Legal aid row affects terrorist bomb case

  • Published
Belfast Court House

The solicitor of a man accused of involvement in a terrorist car bomb plot has withdrawn from his case due to new legal aid cost rules.

Ciaran Anthony Farrell, 52, is charged with providing a car for the purposes of terrorism on 22 February last year.

His solicitor, from JM Hughes and Co., said the company "did not fully appraise the ramifications" of the changes to legal aid.

The new rules were introduced by Justice Minister David Ford.

Under the changes, fees to solicitors have been reduced by 25%, while barristers rates will also drop by 20%.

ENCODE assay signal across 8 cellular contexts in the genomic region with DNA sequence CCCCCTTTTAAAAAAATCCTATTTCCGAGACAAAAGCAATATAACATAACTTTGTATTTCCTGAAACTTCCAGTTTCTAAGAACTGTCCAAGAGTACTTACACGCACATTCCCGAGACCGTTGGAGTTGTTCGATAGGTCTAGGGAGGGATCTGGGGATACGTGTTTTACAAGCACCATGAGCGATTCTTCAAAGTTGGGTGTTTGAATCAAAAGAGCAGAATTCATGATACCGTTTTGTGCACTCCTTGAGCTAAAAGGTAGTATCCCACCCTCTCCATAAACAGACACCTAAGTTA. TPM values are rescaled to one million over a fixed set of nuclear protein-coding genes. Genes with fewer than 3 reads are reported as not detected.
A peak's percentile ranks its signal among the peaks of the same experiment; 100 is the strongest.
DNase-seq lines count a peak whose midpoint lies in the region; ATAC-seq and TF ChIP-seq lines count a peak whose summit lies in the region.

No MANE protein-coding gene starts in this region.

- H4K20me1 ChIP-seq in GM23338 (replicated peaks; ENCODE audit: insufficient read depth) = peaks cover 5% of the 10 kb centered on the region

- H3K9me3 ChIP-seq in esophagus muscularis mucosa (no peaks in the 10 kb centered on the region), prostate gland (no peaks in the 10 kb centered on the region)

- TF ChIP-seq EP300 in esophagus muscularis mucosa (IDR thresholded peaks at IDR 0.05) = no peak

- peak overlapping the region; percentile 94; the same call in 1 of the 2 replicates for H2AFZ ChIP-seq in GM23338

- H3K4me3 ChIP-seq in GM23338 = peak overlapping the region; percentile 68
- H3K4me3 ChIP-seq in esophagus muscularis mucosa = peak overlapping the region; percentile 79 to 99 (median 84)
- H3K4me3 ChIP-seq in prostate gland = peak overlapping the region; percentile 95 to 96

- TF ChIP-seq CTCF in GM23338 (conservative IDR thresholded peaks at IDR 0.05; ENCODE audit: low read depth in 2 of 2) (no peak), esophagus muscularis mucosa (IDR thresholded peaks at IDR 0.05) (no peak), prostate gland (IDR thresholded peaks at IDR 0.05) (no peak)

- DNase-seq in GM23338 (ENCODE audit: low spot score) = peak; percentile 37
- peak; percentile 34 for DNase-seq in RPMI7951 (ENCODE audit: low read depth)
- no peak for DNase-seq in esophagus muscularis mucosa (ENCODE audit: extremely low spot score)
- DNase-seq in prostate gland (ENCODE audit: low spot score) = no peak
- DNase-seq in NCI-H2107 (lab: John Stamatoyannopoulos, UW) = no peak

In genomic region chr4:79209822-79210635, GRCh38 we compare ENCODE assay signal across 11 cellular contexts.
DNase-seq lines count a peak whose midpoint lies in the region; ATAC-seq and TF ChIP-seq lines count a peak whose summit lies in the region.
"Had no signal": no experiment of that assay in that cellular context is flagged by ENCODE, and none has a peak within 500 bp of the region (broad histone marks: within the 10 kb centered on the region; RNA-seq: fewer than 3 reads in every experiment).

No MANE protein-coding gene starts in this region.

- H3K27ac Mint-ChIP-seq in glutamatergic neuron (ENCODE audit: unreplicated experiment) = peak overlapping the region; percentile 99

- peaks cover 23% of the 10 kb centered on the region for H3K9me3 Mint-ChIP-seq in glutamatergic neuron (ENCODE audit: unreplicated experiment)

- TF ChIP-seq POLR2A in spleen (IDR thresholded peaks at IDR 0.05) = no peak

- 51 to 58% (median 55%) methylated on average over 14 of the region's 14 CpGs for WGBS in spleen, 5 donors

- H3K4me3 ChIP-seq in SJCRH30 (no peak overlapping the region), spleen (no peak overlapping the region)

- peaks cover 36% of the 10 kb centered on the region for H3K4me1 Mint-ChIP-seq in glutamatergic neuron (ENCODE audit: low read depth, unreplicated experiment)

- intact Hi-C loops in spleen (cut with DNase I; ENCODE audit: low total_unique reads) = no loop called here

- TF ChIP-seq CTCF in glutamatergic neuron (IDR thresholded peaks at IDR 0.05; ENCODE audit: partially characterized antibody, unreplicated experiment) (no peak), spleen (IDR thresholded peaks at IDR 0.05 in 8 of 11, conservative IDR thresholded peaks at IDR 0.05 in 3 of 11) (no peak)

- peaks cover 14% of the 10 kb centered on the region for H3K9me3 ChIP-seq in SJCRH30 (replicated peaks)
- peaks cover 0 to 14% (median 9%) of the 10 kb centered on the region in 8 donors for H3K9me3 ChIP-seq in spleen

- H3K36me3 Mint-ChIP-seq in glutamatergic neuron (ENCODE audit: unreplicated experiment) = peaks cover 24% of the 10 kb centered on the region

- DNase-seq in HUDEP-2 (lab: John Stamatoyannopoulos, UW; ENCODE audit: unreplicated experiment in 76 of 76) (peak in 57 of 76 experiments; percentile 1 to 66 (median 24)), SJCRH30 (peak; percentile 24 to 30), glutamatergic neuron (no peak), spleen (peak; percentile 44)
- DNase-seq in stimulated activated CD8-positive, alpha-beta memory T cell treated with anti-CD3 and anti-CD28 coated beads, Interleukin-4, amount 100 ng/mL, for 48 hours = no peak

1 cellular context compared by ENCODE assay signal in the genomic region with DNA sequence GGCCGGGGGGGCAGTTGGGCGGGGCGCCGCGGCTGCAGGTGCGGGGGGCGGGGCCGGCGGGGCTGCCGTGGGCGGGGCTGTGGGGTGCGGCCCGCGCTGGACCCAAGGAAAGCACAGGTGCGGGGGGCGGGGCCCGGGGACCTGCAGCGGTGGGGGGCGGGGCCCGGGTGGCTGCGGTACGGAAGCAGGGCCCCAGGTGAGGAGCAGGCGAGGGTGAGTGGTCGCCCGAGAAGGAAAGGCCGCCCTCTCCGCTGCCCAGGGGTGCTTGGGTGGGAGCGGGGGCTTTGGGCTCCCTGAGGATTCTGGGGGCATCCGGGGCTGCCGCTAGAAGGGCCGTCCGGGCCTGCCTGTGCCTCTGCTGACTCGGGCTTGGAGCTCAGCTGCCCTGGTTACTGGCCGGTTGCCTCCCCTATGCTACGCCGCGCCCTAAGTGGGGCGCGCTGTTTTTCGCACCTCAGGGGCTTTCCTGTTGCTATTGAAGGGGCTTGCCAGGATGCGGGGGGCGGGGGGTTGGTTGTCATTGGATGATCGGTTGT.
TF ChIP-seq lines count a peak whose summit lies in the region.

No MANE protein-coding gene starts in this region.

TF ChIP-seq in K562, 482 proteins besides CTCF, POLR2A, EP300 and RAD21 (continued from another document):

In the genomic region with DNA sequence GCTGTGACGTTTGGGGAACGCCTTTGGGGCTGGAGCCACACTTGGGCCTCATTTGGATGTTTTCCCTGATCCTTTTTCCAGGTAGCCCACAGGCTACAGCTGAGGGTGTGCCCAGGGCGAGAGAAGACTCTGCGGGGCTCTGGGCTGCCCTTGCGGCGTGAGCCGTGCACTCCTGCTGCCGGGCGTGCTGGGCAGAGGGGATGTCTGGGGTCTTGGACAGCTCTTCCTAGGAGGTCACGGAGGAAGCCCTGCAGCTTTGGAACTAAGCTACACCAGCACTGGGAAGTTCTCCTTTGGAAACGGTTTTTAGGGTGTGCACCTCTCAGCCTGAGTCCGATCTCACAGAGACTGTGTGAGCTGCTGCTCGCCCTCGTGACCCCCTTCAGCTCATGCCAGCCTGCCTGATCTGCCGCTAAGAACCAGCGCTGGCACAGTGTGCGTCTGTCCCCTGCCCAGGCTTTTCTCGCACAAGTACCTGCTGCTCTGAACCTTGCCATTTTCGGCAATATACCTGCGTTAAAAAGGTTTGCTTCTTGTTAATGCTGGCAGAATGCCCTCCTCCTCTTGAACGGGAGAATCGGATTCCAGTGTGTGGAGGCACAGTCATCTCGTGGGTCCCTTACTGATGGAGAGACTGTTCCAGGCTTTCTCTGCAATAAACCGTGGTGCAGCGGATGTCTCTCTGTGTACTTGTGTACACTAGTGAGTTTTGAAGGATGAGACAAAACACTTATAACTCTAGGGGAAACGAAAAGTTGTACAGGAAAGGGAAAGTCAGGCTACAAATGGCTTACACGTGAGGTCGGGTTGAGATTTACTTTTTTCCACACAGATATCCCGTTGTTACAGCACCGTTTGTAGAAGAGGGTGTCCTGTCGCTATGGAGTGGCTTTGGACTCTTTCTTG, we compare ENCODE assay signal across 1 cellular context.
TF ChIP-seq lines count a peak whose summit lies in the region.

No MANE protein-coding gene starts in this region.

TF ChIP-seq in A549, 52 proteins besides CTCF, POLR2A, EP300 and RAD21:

Mr Farrell told Belfast Crown Court he was agreeing to his solicitor coming off record, and he has been given one month to find a new legal team.

Judge Tom Burgess told Mr Farrell that due to the serious nature of the charge he faces, he needed to have legal representation.

"I suggest that you take every step possible (to find a new team) otherwise the court will be in a position to move on and I don't believe that will be in your best interests," he said.

The case is due to come back before the court next month, and a trial date has been set for November.

Mr Farrell is the brother of IRA member Mairead Farrell, who was shot dead by the SAS in Gibraltar in 1988.

Mr Farrell was originally charged with causing an explosion at Newry Courthouse in a dissident republican car bomb attack in February 2010.

He is now facing the lesser charge of providing a Renault Laguna car for the purposes of terrorism.

During a bail application at the High Court, judges heard that Mr Farrell was either a member of the Real IRA or closely aligned to it.